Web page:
Oral Statement to the CEDAW Committee on Myanmar: Report on the Situation of Women and Girls from Northern Rakhine State
After the Myanmar military launched its campaign of ethnic cleansing in August 2017, Human Rights Watch researchers spoke with Rohingya women and girls from 19 villages in Rakhine State who had been raped by security forces. We witnessed their deep pain, shame, and distress, born not only from the recent violence but also from the chronic fear, persecution, and neglect long faced by the Rohingya.
In every case of sexual violence described to us, the perpetrators were uniformed members of the security forces – mostly soldiers, some police. All but one of the rapes were gang rapes, often involving groups of soldiers who also sometimes stripped, beat, bit, laughed at, and taunted their victims. Women described soldiers in boots kicking them and beating them with rifles. Fifteen-year-old Hala Sadak had considerable scarring on her leg from where soldiers had stripped her naked and then dragged her from her home to a nearby tree where, she estimates, 10 men raped her from behind.
We documented six cases where military units committed “mass rape” of villagers, gathering women and girls in groups and gang raping them, sometimes then locking them in shelters that they set on fire. Many rape victims were murdered.
And yet, despite the overwhelming evidence of these and other grave crimes, the Myanmar government continues to assert, as it did in its report to this Committee, that there is “no evidence to support these wild claims.” Civilian and military authorities continue to shield soldiers and their commanders from prosecution.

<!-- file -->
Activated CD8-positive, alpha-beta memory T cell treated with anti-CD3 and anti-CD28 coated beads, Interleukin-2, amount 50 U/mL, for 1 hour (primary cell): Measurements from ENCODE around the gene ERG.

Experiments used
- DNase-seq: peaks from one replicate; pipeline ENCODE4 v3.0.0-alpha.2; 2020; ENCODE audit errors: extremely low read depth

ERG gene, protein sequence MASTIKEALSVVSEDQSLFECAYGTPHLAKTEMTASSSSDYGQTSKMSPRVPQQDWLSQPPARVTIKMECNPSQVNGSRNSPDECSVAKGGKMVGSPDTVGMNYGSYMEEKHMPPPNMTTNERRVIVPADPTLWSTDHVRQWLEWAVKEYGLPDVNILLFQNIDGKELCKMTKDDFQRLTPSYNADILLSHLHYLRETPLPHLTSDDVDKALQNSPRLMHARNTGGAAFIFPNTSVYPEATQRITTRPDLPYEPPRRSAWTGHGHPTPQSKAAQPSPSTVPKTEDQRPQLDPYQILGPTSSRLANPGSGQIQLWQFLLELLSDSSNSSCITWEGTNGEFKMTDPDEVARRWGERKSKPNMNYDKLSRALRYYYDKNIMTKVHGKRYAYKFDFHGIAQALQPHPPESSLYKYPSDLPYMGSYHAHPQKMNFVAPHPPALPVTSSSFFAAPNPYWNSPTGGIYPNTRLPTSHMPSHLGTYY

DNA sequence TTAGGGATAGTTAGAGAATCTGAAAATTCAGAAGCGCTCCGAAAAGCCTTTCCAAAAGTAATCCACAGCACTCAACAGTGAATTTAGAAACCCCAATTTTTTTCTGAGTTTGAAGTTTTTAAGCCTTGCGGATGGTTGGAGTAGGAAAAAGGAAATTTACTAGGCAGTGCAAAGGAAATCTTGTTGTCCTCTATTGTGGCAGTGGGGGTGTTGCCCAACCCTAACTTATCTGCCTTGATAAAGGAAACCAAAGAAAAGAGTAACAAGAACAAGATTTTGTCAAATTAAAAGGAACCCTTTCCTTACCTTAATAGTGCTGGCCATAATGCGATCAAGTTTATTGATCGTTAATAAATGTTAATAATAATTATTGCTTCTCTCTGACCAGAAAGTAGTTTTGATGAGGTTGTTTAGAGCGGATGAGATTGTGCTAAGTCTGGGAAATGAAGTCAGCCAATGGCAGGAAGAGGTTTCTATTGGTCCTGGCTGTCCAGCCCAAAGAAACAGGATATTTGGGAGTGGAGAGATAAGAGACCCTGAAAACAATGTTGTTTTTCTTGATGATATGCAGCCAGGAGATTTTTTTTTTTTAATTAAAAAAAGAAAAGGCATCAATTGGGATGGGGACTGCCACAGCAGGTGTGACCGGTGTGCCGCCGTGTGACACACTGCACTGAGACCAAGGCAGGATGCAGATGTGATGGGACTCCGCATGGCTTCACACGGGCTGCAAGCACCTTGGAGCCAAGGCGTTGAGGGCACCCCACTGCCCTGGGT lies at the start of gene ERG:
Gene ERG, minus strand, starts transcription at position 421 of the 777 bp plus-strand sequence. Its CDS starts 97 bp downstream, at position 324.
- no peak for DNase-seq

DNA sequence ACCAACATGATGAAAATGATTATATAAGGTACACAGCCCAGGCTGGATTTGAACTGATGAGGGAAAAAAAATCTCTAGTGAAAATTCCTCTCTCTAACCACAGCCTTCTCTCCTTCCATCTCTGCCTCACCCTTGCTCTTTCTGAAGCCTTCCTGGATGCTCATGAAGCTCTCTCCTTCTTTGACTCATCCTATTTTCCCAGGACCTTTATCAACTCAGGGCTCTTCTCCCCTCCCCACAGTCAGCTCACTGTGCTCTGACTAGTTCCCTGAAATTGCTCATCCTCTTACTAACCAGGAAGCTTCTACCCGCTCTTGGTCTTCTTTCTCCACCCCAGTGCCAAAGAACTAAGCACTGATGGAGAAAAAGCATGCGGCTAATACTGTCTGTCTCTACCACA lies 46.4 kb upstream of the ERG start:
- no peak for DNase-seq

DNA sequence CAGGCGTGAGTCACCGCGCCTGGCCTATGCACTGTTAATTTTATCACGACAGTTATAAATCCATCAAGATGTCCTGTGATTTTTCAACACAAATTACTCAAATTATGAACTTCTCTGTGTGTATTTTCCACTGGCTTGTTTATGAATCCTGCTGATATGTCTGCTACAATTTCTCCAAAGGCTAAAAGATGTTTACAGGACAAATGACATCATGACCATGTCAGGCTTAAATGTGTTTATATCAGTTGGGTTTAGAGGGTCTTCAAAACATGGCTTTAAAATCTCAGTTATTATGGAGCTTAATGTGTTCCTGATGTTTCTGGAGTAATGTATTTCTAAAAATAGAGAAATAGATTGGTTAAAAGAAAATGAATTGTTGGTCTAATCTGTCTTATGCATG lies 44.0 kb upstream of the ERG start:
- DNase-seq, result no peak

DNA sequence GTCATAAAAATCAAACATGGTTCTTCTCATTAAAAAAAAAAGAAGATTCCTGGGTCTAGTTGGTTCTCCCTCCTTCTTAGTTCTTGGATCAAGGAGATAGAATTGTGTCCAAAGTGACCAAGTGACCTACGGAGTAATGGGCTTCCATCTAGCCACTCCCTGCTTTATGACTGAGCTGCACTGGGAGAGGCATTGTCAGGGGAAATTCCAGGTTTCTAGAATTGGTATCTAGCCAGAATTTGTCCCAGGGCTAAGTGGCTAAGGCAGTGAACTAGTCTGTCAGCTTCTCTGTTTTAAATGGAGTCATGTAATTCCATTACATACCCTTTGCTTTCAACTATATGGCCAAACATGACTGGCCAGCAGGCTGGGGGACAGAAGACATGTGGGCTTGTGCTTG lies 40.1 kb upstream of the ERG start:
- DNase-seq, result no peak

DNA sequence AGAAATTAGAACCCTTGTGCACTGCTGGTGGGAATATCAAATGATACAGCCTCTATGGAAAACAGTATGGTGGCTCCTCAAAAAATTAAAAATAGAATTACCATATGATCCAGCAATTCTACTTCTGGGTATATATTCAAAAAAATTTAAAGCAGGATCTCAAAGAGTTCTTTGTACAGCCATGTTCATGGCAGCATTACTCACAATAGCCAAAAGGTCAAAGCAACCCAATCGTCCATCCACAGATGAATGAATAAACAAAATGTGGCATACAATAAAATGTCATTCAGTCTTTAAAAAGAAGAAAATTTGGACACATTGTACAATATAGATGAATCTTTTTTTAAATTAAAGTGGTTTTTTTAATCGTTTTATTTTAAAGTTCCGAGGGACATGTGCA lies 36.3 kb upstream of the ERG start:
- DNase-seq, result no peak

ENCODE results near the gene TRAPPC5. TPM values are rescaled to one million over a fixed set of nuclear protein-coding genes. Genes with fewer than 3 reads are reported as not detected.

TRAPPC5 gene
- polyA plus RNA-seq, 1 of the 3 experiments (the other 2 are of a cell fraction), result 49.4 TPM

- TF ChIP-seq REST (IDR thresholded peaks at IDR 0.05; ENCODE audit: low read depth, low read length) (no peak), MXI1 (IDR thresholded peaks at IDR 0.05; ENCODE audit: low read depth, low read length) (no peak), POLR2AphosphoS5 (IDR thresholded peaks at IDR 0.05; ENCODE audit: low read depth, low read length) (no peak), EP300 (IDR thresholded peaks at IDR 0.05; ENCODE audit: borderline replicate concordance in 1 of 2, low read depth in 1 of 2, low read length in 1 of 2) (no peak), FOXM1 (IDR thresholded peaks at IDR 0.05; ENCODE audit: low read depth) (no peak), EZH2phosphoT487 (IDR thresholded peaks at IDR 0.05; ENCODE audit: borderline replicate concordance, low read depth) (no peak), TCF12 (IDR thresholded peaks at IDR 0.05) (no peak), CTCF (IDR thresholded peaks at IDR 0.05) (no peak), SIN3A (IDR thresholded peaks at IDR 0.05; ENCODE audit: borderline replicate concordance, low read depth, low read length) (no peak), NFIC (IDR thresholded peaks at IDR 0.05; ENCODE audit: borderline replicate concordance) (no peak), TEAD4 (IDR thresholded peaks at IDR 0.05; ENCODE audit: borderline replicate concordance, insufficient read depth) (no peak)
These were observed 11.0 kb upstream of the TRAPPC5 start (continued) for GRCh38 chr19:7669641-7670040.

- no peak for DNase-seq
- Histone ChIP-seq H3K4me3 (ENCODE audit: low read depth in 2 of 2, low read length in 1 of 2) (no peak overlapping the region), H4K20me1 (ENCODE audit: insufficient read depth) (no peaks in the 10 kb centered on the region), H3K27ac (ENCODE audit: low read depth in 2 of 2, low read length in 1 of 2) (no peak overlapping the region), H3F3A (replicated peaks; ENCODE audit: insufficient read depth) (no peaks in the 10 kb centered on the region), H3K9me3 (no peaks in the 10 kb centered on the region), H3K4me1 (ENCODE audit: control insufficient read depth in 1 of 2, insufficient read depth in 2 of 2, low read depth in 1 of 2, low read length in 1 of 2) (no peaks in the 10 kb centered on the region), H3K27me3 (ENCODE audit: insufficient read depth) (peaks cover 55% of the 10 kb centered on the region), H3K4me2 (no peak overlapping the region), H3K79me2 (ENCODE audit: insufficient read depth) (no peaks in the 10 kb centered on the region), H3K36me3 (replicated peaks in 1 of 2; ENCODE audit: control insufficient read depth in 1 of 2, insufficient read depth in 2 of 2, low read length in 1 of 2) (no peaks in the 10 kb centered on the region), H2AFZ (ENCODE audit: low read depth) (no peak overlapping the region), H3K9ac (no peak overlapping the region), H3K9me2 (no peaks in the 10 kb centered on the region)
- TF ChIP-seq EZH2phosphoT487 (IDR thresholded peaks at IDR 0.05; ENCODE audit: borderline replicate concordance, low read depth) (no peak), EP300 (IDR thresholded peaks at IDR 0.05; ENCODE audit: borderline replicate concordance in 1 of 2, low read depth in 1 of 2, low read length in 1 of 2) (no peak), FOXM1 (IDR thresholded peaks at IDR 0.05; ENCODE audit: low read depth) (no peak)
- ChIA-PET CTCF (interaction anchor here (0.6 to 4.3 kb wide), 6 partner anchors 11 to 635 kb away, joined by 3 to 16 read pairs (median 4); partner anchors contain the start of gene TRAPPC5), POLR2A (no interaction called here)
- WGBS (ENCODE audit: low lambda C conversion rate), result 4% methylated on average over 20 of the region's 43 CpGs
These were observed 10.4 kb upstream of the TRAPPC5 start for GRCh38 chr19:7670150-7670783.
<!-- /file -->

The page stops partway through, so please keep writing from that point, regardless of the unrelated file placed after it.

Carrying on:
Myanmar’s recent submission to the Committee of denial after denial is a dark document. It shows outrageous disrespect for survivors of rape, for the truth, and for the work of this Committee. It’s an affront to accountability for vicious crimes, and to ending the military’s use of fear – including by rape – to reach its objectives. Widespread sexual violence has long been a hallmark of the Myanmar military’s culture of abuse and impunity, and it is this profound lack of accountability which allows it to continue.
The Myanmar military’s use sexual violence – not just against the Rohingya but in other ethnic minority areas – casts a pall of fear and toxicity that extends beyond the bodies of the women and girls the soldiers attack, disrupting the progress of all women’s rights in the country.
We are here today discussing some of the worst atrocities in recent years. It’s unclear how the humanitarian crisis created by these acts will be resolved. But accountability needs to be part of any real change, and accountability begins with the truth. We are confident you will reject the hollow and dangerous denials made by Myanmar’s government and focus on facilitating a path to justice.
The Committee should provide any support it can to survivors of rape and other crimes by continuing to monitor the situation in the Rohingya refugee camps in Bangladesh and advocating for funds to ensure long-term psychosocial assistance and other support. It should also call for unimpeded access for humanitarian organizations and rights monitors in Rakhine State, andinsist that Myanmar provide full access to quality sexual and reproductive health care for Rohingya. This includes making sure such services are available and accessible to Rohingya populations, and lifting restrictions on travel and movement.
The Committee should give its political backing to the new investigative and evidence-gathering body created by the Human Rights Council. It should also ask UN Security Council members to refer the situation in Myanmar to the International Criminal Court.
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